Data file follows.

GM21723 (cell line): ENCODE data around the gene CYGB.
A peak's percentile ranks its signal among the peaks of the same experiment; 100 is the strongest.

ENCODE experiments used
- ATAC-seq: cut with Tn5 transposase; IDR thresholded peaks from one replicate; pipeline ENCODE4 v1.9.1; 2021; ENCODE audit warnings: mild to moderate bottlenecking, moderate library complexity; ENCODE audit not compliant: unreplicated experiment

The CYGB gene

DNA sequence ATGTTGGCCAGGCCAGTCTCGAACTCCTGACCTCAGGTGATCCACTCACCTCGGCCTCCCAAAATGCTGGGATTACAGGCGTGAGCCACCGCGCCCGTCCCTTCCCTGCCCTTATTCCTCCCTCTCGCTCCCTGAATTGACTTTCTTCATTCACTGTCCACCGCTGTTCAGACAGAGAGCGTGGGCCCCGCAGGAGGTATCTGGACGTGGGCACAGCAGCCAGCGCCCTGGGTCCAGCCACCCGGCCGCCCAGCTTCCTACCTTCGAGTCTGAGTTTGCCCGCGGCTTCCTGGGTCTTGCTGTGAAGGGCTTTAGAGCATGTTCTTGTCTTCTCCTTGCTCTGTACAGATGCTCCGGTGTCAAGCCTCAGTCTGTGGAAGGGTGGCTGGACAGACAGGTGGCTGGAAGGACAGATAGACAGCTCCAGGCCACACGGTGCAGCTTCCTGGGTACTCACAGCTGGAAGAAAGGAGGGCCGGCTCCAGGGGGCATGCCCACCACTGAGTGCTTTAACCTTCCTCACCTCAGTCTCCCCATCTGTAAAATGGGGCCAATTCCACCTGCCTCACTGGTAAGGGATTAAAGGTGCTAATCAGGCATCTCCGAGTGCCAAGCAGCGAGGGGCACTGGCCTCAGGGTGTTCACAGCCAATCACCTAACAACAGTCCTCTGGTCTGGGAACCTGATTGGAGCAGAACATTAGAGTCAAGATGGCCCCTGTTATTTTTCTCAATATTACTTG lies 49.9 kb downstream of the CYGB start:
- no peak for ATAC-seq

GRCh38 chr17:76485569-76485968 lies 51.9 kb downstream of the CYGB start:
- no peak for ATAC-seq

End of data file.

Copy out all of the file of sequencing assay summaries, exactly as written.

GM21723 (cell line): ENCODE data around the gene CYGB.
A peak's percentile ranks its signal among the peaks of the same experiment; 100 is the strongest.

ENCODE experiments used
- ATAC-seq: cut with Tn5 transposase; IDR thresholded peaks from one replicate; pipeline ENCODE4 v1.9.1; 2021; ENCODE audit warnings: mild to moderate bottlenecking, moderate library complexity; ENCODE audit not compliant: unreplicated experiment

The CYGB gene

DNA sequence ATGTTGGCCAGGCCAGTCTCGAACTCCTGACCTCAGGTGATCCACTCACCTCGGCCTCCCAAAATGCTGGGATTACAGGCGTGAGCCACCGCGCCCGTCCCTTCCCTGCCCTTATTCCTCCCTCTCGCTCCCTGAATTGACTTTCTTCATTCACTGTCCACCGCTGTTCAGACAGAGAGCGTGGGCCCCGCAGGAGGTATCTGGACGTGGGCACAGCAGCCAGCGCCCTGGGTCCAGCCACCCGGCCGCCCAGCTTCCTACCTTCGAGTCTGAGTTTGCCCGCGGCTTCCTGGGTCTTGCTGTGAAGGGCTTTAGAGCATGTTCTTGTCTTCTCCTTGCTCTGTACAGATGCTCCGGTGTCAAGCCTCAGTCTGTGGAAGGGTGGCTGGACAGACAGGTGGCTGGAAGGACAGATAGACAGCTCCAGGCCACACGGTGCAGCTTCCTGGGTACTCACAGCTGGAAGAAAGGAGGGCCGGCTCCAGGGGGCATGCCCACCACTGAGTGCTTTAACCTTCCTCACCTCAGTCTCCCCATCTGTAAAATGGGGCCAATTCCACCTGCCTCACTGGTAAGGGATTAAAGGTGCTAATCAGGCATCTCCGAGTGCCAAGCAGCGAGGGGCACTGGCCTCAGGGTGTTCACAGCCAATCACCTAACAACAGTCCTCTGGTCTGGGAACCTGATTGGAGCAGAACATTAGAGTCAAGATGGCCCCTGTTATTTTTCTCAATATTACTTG lies 49.9 kb downstream of the CYGB start:
- no peak for ATAC-seq

GRCh38 chr17:76485569-76485968 lies 51.9 kb downstream of the CYGB start:
- no peak for ATAC-seq